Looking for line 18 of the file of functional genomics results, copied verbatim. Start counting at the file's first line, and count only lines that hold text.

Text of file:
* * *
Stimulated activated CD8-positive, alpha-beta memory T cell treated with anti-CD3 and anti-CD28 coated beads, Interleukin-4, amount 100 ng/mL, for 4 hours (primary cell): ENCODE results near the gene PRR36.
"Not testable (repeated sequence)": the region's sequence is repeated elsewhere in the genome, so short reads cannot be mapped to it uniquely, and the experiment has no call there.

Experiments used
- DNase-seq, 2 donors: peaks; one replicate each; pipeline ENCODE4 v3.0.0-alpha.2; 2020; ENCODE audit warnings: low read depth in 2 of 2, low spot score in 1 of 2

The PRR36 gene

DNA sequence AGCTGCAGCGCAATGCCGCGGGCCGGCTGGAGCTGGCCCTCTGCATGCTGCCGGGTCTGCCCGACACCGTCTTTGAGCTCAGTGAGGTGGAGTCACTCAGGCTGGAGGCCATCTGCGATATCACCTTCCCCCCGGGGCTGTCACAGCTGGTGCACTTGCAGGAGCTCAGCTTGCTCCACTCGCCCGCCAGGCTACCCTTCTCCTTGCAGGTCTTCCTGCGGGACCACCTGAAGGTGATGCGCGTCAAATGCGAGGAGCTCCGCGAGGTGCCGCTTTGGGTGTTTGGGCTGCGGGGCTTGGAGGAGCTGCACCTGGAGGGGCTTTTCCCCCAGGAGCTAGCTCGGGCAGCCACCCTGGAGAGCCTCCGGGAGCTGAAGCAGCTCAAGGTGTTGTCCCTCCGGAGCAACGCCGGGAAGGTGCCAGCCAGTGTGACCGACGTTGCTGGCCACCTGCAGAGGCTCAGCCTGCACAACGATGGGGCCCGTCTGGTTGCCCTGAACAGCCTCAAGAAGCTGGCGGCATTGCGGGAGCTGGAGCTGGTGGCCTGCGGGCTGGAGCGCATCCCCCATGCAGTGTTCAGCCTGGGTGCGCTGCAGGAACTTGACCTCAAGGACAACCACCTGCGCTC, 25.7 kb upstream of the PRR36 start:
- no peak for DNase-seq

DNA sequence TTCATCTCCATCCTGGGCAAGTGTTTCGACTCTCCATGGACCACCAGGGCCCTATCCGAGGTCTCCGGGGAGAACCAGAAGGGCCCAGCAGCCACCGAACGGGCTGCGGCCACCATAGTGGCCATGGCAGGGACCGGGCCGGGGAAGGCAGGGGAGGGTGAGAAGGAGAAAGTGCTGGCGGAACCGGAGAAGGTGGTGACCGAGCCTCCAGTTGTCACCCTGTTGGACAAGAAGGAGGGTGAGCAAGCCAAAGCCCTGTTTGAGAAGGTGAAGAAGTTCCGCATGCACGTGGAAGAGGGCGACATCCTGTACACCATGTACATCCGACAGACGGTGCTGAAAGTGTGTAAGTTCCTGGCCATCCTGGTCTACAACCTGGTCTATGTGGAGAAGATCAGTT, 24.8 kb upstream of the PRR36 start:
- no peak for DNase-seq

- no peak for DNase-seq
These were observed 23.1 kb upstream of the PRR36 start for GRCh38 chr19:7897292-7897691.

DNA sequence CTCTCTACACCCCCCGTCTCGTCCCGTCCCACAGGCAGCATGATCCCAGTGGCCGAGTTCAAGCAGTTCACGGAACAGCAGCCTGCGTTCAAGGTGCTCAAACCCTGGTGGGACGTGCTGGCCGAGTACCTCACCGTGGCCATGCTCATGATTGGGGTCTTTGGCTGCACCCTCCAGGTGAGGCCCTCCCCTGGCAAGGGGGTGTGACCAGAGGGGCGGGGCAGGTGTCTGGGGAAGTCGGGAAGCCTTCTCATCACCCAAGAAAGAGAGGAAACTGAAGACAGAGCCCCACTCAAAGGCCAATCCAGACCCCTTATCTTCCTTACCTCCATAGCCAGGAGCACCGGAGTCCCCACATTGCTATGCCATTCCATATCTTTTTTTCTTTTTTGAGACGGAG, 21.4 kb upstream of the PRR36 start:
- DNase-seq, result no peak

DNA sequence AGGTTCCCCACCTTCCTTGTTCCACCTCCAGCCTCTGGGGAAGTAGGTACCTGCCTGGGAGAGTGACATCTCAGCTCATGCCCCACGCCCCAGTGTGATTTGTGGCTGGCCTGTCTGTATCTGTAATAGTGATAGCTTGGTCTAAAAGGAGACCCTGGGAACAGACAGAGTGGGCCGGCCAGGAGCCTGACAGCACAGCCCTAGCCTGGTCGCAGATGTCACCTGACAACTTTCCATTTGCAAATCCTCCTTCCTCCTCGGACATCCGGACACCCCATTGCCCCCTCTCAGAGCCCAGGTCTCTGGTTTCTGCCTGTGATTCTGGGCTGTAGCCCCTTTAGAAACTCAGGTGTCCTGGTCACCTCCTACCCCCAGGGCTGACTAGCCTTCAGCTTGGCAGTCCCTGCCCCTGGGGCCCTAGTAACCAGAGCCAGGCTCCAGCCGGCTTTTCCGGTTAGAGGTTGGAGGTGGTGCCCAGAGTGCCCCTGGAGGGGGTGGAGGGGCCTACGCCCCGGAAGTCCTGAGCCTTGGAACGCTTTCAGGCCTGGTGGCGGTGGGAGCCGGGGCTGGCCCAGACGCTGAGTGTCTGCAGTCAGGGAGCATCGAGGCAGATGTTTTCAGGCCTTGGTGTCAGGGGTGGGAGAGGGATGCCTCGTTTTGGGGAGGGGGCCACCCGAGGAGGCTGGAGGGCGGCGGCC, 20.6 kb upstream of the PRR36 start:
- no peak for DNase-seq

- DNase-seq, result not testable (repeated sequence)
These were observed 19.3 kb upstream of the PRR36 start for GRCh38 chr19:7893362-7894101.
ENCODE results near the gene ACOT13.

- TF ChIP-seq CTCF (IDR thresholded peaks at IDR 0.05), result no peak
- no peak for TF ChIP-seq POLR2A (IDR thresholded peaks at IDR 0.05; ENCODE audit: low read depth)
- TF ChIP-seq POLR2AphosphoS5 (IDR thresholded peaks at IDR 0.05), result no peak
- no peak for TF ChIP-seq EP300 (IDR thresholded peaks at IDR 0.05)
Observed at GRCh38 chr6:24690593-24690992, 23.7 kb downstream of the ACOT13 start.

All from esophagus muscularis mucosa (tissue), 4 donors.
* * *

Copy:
ENCODE results near the gene ACOT13.